Grief, anger, vows to overcome at Fort Worth vigil for Orlando


A standing-room-only crowd of 500-plus people packed into the sanctuary of Fort Worth’s Celebration Community Church Monday evening, June 13, for a vigil in memory of the victims killed and injured in the Sunday morning shooting at Pulse, an LGBT nightclub in Orlando.

After the church’s choir opened the evening with the song “Orphans of God” — There are no strangers; there are no outcasts, there are no orphans of God. So many fallen, but hallelujah, there are no orphans of God — city leaders and pastors and leaders from LGBT and mainstream churches around Fort Worth offered comfort, encouragement and hope.

Mayor Betsy Price spoke of overcoming the kind of evil that lies at the root of the Orlando massacre, and Fort Worth Police Chief Joel Fitzgerald pledged that his department would make every effort to keep similar attacks from happening here. The chief asked the community to always contact his department with any concerns, and he introduced a member of FWPD’s Code Blue Training program who then spoke of her nephew who was killed in the Orlando shooting.

One pastor spoke of gay bars as being sacred places of refuge for LGBT people when there were no churches or other places that offered shelter and comfort. Another recalled the 1973 arson fire at the Upstairs Lounge in New Orleans in which 32 people were killed. Even as the community grieves for the victims of Orlando, he said, we must realize how far we have come since 1973, as the world grieves with us this time.

Another speaker described his anger, but pledged to put aside anger and instead respond with love. And one woman from a mainstream church apologized that she and many mainstream churches have not stepped up sooner to treat the LGBT community with love and respect.

Ministers read the names of the Orlando dead as a candle was lit for each one. Then Fort Worth District 9 Councilwoman Ann Zadeh lit one candle in honor of all victims of violence, Fitzgerald lit one candle in honor of the first responders, and Price lit one candle in honor of the wounded in Orlando. The service ended with the “passing of the light,” as people moved through the building, using their candles to lit candles held by those standing near them.

—  Tammye Nash

FW police will investigate attack as hate crime

After a story appeared in Friday’s Dallas Voice about an attack on a gay couple, Fort Worth police have decided to look into the assault as a possible hate crime.

Several members of Fairness Fort Worth contacted the office of Chief Jeffrey Halstead.

Fairness Fort Worth’s David Mack Henderson wrote, “Marvin Vann, a local GLBT teacher and parent in FW reached out on his own to make inquiries with the FWPD. Tom Anable has been doing the same in more direct channels, of course, discussing criteria for hate crimes investigations, officer and paramedic conduct, etc. Marvin just got these email responses today from Halstead’s chief of staff, Paul Henderson (no relation to David).”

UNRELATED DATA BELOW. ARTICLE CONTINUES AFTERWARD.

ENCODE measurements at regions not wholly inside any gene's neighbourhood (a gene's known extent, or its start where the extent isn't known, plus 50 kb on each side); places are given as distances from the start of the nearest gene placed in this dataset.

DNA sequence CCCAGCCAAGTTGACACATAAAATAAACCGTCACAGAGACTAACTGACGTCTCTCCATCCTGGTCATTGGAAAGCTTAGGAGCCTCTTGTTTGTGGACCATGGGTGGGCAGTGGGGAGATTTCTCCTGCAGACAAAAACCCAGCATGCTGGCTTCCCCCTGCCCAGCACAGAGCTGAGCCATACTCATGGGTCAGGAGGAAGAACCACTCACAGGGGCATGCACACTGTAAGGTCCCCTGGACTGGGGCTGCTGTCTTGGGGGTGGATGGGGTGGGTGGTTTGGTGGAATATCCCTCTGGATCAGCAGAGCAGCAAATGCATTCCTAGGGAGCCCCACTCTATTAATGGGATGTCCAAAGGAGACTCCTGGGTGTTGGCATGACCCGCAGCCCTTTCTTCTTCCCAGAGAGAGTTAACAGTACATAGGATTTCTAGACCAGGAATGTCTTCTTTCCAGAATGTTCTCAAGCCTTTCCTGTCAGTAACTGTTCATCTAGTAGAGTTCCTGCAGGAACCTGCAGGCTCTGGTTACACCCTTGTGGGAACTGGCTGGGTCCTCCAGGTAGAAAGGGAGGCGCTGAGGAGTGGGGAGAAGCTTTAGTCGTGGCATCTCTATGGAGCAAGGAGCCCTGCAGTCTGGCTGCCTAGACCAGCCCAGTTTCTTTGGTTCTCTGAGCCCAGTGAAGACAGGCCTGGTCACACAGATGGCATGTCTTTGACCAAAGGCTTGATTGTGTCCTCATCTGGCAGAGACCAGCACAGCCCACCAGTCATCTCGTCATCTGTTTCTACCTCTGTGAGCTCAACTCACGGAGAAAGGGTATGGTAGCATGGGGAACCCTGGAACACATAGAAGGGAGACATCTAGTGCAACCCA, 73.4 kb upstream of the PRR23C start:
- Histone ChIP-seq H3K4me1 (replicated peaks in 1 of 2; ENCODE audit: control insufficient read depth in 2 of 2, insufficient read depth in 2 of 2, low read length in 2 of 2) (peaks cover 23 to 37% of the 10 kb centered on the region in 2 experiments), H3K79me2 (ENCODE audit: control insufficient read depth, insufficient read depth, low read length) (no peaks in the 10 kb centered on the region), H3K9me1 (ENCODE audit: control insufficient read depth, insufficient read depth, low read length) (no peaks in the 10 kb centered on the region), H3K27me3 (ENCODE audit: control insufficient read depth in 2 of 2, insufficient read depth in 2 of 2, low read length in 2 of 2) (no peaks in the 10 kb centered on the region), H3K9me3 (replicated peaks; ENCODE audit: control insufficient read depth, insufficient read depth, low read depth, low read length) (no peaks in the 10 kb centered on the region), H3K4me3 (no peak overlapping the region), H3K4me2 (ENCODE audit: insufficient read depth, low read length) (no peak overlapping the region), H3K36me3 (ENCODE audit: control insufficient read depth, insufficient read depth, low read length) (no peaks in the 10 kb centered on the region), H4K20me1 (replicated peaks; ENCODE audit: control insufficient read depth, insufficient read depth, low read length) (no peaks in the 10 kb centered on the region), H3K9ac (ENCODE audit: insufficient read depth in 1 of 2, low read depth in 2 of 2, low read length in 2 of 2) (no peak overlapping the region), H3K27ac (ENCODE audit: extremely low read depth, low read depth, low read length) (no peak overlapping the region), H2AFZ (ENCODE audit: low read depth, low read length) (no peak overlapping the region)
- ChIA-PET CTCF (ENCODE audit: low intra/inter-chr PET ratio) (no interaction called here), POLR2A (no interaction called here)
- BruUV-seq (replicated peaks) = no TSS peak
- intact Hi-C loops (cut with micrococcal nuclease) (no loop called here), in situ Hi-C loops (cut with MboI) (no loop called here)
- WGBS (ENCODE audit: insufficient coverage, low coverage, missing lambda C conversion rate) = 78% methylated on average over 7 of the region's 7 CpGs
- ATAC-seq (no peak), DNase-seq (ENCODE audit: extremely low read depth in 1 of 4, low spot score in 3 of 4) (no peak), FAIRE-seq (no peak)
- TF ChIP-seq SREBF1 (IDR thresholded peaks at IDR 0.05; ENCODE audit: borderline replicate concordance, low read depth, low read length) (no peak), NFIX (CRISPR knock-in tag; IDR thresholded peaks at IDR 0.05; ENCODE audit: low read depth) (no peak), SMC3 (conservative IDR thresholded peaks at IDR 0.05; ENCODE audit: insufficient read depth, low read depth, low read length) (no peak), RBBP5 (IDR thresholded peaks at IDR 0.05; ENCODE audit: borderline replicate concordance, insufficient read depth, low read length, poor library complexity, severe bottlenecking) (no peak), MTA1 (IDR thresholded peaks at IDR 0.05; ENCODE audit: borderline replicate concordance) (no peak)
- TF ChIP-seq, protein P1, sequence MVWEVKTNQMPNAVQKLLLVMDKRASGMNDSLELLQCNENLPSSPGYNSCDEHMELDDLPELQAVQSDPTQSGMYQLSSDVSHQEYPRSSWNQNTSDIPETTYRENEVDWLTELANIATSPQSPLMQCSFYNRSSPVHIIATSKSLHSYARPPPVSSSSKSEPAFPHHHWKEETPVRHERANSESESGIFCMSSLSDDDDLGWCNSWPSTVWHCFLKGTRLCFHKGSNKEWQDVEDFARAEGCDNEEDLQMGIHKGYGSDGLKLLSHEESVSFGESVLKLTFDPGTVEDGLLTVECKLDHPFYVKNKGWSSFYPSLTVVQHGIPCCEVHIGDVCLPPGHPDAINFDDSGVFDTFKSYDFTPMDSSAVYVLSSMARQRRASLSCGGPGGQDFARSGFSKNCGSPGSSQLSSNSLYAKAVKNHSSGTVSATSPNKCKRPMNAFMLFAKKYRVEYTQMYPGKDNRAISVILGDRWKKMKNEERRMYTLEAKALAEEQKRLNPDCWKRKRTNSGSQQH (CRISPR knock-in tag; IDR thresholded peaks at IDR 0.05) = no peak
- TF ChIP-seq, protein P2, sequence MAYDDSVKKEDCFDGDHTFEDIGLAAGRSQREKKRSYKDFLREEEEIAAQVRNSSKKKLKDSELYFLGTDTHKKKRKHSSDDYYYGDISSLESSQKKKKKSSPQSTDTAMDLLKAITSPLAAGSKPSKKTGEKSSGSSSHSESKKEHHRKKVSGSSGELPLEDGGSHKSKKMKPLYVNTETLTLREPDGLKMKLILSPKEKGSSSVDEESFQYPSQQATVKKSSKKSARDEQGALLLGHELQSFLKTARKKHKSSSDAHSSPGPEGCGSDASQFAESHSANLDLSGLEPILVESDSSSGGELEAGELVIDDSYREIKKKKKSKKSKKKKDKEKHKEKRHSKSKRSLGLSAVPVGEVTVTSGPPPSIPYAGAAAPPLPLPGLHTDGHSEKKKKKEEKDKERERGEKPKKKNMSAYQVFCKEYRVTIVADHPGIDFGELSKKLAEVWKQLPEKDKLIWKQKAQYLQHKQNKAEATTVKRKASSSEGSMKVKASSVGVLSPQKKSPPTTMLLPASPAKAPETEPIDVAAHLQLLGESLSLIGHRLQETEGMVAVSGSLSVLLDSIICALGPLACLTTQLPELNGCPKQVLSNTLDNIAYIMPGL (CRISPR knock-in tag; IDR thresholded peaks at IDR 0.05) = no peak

Here’s what Paul Henderson wrote to Vann:

Thank you for your email. Our Major Case investigators (this unit investigates Hate Crime) reviewed the details of the case to determine if the assault meets the criteria to be classified as a “Hate Crime.” There are two distinct forms of hate-type incidents.

One is a Hate Crime which falls under the definition provided by the Department of Justice and basically states that in order for a crime to be classified as a “Hate Crime” it has to be “motivated” by prejudice against a particular person or group because of their culture, beliefs, or other factors.

The other form is considered a Hate/Biased Incident. This stems from a crime that is committed (such as a robbery, assault, homicide, destruction of property) for other motivations that are not necessarily connected to culture, beliefs, etc… If a suspect commits a crime, let’s say assault, due to an altercation as a result from a traffic accident or because the suspect felt an individual was looking at his girlfriend (which was the circumstance in the case you have referenced) and the suspect yells a slur during the process, this is considered a Hate/Biased Incident because it does not meet the criteria for a Hate Crime under the DOJ definition.

Hate crimes are filed and prosecuted federally therefore agencies must adhere to the definition provided by the DOJ. I would encourage you to go to the FBI’s website and click on information regarding Hate Crimes. The assault you reference is being investigated as a Hate/Biased Incident. Once the investigation is complete and evidence is revealed that would classify this as a Hate Crime, the FBI will then review and make a determination whether or not to file the federal charge.

I hope this helps! Thank you for your interest and your support in fighting all types of hate crime and hate/biased incidents.

In another email to Vann, Henderson wrote, “As a follow-up, I just learned that Major Case is accepting the investigation and will investigate as a Hate Crime. Thanks again for your email.”

—  David Taffet

Top 10: FW changes continued in wake of Rainbow Lounge

FROM PROTEST TO PARTY | The Rev. Carole West, left, and David Mack Henderson, right, both of Fairness Fort Worth, are shown with Chief Jeffrey Halstead during a barbecue at the Rainbow Lounge on June 28 to mark the one-year anniversary of the raid. (Tammye Nash/Dallas Voice)

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When the Fort Worth Police Department  and the Texas Alcoholic Beverage raided the Rainbow Lounge on June 28, 2009 — the 40th anniversary of the Stonewall Rebellion — it sparked outrage around the world and enough headlines to fill newspapers for the rest of the year.

But the story didn’t end with 2009, as repercussions from the raid continued this year.

Publicity from the raid undoubtedly helped punch up business for the Rainbow Lounge, enough so that by January, the bar’s owner, J.R. Schrock, announced that he had a second bar — Percussions — in the works, as well as a third club and possibly a fourth.